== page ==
Ida Bell Wells was born into slavery, but she later became an educator, investigative journalist, civil rights advocate, and a founding member of the NAACP. She often wrote about lynchings and brought attention to these injustices and important issues. In one particularly powerful editorial, Wells, who co-owned a newspaper, wrote about the lynching of her close friend and his business partners; that editorial resulted in a riot, and she was subsequently threatened with lynching herself, according to History.com. Wells also founded Chicago’s first Black women’s club, first Black kindergarten, and first Black suffrage organization. After women in Illinois won state voting rights in 1913, her suffrage organization helped elect Oscar De Priest as the first Black alderman on the Chicago City Council.
Wells and her husband, Chicago attorney Ferdinand Lee Barnett, lived in a three-story Romanesque Revival home on Chicago’s South Side. On May 30, 1974, the home was listed as a National Historic Landmark. Learn why you should stop saying “I don’t see color.”
The Mary McLeod Bethune Home
The home of educator and stateswoman Mary McLeod Bethune is located in Daytona Beach, Florida, on the property of the school that she established, Bethune-Cookman University. Born to formerly enslaved parents, she was a trailblazer in education for African Americans, founded the National Council of Negro Women in New York, and acted as an adviser to President Franklin D. Roosevelt in the 1930s; she was also a close friend of Eleanor Roosevelt. According to American Experience, “Franklin Roosevelt appointed her as Director of the Division of Negro Affairs of the National Youth Administration, a position she occupied from 1936 to 1943. He frequently consulted with her on minority affairs and interracial relations.” Check out the stories of these other incredible women you didn’t learn about in history class.
The National Memorial for Peace and Justice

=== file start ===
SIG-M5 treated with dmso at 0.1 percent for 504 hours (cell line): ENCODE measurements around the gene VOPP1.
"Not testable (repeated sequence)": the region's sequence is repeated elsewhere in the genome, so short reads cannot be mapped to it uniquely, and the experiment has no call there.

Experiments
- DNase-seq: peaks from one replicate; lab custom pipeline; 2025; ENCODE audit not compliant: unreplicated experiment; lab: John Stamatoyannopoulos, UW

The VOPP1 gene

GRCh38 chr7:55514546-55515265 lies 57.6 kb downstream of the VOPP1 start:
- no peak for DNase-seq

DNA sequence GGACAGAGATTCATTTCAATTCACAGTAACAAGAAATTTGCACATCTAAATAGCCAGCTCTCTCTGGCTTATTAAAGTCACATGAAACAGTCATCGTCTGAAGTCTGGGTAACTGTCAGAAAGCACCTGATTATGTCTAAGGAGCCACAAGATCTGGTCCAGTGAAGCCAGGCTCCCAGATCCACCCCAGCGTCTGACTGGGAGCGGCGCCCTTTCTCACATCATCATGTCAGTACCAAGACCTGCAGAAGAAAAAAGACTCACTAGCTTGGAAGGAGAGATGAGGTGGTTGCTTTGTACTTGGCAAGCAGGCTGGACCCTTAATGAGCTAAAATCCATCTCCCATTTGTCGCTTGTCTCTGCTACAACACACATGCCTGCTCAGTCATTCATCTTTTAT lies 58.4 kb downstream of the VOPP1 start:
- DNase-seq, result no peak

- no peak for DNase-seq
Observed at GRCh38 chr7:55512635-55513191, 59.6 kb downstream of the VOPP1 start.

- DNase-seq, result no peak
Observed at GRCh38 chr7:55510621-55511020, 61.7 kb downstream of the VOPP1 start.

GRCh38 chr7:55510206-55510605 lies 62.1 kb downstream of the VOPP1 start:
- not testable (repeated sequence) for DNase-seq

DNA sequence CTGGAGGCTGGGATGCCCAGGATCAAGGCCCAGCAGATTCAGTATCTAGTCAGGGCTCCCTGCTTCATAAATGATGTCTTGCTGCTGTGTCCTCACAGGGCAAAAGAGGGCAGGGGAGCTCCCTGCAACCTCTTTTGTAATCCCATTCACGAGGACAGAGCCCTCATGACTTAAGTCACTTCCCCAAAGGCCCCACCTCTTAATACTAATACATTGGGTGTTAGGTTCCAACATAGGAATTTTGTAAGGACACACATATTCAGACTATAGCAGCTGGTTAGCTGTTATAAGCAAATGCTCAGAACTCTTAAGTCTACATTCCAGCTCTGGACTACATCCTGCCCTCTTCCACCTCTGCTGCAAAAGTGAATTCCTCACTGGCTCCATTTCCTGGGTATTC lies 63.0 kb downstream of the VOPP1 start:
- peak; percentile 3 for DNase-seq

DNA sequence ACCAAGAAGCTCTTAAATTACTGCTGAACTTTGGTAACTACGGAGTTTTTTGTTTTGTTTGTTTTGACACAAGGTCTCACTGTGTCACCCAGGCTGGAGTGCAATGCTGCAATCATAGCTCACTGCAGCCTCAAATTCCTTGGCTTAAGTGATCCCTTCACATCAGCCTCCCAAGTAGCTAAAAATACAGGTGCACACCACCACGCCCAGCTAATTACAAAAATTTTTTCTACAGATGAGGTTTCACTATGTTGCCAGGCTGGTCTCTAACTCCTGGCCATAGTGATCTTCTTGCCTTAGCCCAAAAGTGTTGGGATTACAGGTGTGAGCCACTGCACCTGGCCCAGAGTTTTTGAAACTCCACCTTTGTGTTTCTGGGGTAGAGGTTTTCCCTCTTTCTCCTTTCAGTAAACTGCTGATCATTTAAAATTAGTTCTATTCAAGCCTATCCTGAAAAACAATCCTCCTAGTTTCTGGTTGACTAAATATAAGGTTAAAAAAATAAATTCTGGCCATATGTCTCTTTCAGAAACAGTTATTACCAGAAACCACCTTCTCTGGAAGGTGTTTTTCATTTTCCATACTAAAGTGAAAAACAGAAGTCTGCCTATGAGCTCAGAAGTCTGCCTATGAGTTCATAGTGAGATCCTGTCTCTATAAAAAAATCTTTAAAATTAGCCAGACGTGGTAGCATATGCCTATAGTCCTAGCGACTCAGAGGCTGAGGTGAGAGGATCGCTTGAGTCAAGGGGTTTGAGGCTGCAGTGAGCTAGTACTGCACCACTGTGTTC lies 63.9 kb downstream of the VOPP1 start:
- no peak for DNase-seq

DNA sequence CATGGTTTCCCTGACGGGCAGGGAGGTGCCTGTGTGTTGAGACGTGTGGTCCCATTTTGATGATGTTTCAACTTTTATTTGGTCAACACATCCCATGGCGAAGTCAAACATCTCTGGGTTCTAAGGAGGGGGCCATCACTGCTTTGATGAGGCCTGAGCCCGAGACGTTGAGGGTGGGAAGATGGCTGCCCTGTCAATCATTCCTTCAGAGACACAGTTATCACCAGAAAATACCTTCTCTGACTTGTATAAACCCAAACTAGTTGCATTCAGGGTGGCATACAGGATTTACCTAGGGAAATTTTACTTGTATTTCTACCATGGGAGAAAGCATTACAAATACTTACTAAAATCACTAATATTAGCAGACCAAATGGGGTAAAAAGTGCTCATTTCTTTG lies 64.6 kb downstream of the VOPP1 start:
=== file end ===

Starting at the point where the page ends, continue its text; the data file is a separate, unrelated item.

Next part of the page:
The first national memorial that commemorates the “terror of lynching” in America, the National Memorial for Peace and Justice opened on April 26, 2018, in Montgomery, Alabama. For the memorial, researchers studied the records in counties throughout America and documented more than 4,400 lynchings. What makes this memorial so striking is its design, which includes 800 six-foot monuments—one for each county in the United States where lynching has taken place—onto which the names of the lynching victims have been engraved. According to the memorial’s website, “visitors walk a path through our history of racial injustice.” To get a better understanding of why this memorial was created and what you’ll see there, watch this video.
The Natchez National Cemetery
This historic cemetery, located in Natchez, Mississippi, dates back to 1866. It is the final resting place of Black soldiers from both the African American 24th U.S. Infantry regiments and the 58th U.S. Colored Infantry. According to the Democrat, records indicate that General Ulysses S. Grant visited Natchez in August 1863 “to organize some African American regiments…[and] recruit as many able-bodied ex-slaves as possible from the surrounding plantations. Those not chosen were advised to stay on the plantations and help bring in the crops.”
This cemetery is a physical testament to the contributions of Black soldiers who fought in the Civil War, and it was listed in the National Registry of Historic places in 1999. While there isn’t a tour that guides visitors to the specific graves of Black soldiers who fought in the civil war, their service in the military is well-documented at the site. Educate yourself with these 12 podcasts you need to listen to about race.
The Frederick Douglass National Historic Site
A prominent leader in the abolitionist movement, Frederick Douglass helped to change the course of history for Black people in America. As you probably learned in school, he wrote a powerful testimony about his own life as a slave, and he was even nominated as a Vice Presidential candidate on the Equal Rights Party Ticket in 1872. He went on to write autobiographies and support the women’s suffrage movement, and he became one of the greatest speakers of his time.
His historic home, located in Washington, D.C., “preserves and interprets Cedar Hill, where Frederick Douglass lived from 1877 until his death in 1895. The centerpiece of the site is the historic house, which sits on top of a 50-foot hill and eight acres of the original estate. Restored to its 1895 appearance, the house is furnished with original objects that belonged to Frederick Douglass and other household members.” While temporarily closed because of the pandemic, you can take a virtual tour of the estate and site.
Next, take a look at these powerful quotes that speak volumes in the fight against racism.
For more on this important issue, see our guide to the Fight Against Racism.